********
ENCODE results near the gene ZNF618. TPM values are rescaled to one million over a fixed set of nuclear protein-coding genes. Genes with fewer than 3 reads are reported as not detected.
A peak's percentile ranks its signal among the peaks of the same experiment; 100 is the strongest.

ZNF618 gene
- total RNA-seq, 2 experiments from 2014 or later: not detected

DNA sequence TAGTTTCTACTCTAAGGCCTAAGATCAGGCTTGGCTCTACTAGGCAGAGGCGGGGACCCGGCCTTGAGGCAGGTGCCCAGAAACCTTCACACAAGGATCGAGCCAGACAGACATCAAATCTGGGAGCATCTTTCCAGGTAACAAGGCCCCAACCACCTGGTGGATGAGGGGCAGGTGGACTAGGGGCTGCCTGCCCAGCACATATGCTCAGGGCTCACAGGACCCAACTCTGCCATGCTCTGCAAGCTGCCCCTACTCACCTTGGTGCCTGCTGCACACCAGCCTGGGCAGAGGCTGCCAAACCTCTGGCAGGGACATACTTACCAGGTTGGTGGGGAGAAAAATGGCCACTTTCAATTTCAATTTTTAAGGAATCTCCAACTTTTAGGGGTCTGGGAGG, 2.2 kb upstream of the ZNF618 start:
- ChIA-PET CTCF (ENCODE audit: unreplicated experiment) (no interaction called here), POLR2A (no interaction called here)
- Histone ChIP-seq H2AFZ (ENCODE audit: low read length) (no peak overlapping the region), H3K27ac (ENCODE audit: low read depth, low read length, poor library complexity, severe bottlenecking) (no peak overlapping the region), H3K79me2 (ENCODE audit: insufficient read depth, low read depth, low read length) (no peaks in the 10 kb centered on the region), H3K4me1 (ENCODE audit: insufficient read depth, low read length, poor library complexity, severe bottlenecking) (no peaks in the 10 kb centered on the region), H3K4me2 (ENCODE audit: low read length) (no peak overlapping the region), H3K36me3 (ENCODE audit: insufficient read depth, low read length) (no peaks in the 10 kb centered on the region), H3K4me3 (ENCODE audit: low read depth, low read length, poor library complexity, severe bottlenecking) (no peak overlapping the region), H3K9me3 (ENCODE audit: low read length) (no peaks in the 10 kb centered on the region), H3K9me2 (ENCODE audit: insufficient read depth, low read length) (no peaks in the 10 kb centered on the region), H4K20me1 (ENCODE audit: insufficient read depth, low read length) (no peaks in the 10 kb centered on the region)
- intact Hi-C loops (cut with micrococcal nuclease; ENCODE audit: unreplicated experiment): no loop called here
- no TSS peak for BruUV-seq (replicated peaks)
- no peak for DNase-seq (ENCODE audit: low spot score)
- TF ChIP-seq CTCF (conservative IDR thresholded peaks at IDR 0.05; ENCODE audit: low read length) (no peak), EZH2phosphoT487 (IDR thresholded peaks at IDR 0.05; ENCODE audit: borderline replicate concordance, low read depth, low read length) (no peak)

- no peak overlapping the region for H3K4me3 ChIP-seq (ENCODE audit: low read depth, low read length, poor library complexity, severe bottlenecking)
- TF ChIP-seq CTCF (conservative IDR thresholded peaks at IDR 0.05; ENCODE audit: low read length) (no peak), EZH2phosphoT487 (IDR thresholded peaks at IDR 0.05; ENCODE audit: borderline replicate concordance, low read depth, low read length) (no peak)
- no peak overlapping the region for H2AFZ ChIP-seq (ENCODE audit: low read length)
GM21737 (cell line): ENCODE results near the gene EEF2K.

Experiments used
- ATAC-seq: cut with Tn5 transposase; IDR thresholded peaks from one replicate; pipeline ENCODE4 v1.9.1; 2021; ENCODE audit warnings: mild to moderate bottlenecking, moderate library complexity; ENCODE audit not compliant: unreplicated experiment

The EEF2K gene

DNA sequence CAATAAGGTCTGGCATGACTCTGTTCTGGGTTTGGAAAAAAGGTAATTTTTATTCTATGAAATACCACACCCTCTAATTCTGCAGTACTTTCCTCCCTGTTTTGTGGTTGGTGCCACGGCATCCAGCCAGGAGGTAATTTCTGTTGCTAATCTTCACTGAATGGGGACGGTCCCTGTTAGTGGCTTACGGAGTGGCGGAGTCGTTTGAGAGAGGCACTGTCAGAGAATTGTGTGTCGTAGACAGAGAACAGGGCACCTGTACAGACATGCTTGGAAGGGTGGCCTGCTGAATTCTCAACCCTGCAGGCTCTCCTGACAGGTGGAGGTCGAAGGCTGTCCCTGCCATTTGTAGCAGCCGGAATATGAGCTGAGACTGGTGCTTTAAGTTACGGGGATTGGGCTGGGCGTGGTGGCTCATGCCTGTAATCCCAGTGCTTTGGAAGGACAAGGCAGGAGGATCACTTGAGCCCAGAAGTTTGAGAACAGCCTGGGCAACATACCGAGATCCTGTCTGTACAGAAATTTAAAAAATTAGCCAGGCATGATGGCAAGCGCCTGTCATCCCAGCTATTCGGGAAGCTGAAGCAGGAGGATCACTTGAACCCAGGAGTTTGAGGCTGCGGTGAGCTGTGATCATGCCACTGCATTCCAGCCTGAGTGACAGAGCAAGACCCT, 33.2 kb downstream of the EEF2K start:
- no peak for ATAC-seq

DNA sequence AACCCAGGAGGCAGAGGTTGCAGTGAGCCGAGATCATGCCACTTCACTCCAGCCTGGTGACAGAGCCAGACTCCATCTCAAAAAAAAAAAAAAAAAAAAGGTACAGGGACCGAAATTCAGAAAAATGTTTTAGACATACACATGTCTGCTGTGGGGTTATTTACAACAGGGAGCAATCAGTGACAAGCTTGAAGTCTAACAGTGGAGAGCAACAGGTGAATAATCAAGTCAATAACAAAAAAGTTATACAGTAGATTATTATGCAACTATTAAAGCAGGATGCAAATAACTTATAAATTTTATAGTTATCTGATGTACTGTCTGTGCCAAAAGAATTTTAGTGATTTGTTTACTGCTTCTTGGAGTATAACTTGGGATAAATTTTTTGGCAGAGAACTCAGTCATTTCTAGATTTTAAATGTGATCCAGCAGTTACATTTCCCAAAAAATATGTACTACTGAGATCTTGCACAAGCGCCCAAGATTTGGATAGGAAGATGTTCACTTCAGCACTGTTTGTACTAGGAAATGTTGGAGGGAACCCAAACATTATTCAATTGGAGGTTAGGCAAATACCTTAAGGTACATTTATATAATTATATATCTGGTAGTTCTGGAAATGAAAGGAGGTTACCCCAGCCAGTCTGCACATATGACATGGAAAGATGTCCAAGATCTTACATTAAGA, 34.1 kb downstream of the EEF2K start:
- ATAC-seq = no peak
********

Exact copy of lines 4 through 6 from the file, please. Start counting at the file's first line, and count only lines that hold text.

- total RNA-seq, 2 experiments from 2014 or later: not detected

DNA sequence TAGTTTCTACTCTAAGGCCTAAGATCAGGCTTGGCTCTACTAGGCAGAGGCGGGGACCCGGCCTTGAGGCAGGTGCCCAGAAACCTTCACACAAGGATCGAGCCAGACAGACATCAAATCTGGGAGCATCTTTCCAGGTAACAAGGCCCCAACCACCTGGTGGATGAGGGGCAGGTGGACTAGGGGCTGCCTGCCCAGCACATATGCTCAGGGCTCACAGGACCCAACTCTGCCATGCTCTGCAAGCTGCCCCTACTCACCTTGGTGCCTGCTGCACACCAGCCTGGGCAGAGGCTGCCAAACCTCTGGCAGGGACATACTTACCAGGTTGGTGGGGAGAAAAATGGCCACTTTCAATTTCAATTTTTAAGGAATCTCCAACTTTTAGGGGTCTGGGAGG, 2.2 kb upstream of the ZNF618 start:
- ChIA-PET CTCF (ENCODE audit: unreplicated experiment) (no interaction called here), POLR2A (no interaction called here)